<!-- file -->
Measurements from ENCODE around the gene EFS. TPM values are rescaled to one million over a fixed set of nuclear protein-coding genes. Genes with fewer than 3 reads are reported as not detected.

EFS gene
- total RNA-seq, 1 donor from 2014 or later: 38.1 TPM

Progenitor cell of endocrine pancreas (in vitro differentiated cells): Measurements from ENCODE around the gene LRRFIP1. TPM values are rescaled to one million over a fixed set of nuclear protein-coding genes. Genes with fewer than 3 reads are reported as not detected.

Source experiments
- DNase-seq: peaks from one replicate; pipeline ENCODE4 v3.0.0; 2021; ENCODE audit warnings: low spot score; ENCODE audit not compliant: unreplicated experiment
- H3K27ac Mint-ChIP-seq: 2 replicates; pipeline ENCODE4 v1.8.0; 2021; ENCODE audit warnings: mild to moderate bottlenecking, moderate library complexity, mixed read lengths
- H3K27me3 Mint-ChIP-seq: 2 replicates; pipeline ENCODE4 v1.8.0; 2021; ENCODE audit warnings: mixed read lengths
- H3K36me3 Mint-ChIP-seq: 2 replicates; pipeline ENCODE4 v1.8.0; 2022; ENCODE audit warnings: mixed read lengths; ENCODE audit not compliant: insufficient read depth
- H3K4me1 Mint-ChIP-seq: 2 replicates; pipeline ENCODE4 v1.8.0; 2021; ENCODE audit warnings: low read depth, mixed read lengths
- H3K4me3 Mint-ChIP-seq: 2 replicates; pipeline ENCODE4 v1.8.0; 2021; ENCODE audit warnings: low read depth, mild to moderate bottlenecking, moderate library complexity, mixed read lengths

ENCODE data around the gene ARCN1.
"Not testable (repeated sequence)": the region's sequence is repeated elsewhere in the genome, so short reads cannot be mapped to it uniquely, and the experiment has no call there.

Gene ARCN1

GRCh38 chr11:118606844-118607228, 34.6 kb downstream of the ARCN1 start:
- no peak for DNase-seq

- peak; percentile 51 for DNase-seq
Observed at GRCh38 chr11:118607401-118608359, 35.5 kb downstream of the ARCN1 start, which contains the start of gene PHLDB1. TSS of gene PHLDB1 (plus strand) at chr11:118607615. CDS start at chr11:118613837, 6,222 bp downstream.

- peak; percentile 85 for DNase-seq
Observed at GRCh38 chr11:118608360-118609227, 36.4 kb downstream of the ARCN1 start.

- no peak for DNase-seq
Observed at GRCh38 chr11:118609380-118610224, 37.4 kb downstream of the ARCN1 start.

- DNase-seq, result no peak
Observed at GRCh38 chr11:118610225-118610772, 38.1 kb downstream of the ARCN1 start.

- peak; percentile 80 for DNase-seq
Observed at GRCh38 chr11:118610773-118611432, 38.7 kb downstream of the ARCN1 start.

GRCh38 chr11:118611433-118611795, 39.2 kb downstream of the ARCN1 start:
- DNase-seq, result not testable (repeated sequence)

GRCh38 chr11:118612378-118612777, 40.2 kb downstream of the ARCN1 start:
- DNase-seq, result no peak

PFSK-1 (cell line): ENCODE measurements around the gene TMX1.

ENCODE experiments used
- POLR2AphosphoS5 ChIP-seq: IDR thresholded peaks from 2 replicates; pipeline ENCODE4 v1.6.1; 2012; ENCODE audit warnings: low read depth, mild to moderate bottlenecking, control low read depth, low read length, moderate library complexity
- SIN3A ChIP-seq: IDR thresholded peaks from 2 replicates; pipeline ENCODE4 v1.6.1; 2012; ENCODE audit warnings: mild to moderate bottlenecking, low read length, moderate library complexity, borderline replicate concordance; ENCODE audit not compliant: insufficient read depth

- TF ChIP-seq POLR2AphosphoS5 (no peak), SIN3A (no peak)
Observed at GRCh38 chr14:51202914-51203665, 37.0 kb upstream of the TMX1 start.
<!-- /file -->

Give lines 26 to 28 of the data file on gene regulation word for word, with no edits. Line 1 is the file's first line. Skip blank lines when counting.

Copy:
Observed at GRCh38 chr11:118610773-118611432, 38.7 kb downstream of the ARCN1 start.

GRCh38 chr11:118611433-118611795, 39.2 kb downstream of the ARCN1 start:
- DNase-seq, result not testable (repeated sequence)